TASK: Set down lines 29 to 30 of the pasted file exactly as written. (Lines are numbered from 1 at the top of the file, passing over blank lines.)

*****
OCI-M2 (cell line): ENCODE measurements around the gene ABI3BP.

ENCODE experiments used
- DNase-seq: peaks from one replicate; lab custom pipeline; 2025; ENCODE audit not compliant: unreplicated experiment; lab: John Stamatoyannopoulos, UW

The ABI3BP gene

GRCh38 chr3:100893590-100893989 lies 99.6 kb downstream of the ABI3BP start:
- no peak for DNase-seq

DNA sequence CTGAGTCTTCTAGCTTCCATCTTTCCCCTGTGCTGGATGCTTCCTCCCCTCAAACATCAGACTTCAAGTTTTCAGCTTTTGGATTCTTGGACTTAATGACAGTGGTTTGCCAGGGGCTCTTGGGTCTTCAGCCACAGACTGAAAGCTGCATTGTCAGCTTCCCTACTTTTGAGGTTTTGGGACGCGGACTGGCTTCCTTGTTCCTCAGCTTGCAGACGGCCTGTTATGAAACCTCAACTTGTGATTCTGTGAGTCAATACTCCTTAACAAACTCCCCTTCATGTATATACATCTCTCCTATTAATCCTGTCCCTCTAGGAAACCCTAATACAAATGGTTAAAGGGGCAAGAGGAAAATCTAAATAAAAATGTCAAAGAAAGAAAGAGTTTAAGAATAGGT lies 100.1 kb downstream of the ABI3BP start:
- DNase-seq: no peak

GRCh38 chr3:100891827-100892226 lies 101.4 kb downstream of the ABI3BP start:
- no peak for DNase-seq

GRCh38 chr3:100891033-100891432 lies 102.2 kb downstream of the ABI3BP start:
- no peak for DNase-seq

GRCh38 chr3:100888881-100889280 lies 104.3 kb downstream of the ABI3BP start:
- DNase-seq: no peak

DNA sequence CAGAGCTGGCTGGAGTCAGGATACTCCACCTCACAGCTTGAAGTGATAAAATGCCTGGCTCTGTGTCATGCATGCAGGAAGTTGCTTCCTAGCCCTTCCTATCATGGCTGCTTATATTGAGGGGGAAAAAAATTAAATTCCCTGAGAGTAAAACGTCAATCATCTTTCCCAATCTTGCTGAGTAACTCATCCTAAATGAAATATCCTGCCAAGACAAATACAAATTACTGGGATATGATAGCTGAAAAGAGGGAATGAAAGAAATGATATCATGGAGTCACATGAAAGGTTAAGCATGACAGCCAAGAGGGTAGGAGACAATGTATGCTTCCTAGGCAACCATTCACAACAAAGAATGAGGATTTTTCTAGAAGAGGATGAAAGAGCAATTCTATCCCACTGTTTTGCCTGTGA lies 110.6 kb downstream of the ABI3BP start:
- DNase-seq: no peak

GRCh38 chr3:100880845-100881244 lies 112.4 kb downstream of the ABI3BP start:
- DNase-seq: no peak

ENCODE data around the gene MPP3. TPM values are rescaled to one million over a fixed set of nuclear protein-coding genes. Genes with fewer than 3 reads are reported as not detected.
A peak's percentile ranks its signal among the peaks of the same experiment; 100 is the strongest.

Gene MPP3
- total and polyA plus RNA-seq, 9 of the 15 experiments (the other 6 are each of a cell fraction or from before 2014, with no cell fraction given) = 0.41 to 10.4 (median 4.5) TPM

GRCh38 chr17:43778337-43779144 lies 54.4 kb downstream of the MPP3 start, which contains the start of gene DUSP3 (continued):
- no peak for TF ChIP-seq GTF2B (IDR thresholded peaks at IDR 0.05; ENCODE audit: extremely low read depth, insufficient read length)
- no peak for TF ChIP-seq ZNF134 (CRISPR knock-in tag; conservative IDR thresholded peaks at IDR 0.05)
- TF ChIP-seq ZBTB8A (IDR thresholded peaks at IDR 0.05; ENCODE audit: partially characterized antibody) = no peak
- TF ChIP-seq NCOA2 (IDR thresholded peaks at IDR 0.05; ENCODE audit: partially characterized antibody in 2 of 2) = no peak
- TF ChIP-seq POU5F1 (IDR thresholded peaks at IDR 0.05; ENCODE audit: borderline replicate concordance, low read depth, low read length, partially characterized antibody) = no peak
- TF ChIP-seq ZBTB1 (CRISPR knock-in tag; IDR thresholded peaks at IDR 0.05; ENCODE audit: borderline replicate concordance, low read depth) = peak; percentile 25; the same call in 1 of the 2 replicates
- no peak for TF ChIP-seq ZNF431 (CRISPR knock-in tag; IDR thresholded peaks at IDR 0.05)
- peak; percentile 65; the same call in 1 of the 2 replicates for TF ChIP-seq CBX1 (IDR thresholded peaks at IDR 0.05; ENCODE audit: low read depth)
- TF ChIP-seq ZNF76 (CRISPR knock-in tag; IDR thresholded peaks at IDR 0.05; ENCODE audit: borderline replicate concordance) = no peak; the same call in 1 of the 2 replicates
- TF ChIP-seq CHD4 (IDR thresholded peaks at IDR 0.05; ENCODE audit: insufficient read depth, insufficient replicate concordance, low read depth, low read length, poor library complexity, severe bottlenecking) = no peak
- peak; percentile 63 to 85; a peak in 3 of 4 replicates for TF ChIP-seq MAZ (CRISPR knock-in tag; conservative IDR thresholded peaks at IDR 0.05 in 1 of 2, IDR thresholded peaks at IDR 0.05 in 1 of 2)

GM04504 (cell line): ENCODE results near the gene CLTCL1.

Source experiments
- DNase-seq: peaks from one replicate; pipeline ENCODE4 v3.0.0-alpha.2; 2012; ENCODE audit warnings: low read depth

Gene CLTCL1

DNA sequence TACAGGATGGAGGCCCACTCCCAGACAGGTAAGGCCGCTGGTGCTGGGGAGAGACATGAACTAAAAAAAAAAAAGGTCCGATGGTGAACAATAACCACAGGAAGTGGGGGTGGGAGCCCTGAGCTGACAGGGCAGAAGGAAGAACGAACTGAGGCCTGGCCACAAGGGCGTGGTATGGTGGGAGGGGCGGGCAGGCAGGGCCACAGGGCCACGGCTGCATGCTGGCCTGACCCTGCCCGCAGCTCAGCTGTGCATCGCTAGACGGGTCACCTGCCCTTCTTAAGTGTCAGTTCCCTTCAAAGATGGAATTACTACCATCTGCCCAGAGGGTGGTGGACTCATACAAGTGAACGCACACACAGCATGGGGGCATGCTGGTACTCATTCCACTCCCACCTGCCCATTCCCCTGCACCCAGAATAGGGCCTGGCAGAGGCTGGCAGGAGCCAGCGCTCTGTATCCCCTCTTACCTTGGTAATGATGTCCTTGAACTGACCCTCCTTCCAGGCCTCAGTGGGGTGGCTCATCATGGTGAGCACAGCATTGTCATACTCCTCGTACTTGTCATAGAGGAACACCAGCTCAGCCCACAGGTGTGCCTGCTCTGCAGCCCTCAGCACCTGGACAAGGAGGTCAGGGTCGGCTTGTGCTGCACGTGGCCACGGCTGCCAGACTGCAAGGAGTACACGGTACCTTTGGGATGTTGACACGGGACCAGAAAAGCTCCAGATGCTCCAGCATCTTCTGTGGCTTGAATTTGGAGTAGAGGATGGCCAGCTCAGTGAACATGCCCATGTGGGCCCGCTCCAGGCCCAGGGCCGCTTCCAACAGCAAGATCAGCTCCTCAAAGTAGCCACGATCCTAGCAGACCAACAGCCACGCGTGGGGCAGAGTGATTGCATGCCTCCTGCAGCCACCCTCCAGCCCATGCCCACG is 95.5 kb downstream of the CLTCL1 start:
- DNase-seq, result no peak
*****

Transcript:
- TF ChIP-seq ZBTB1 (CRISPR knock-in tag; IDR thresholded peaks at IDR 0.05; ENCODE audit: borderline replicate concordance, low read depth) = peak; percentile 25; the same call in 1 of the 2 replicates
- no peak for TF ChIP-seq ZNF431 (CRISPR knock-in tag; IDR thresholded peaks at IDR 0.05)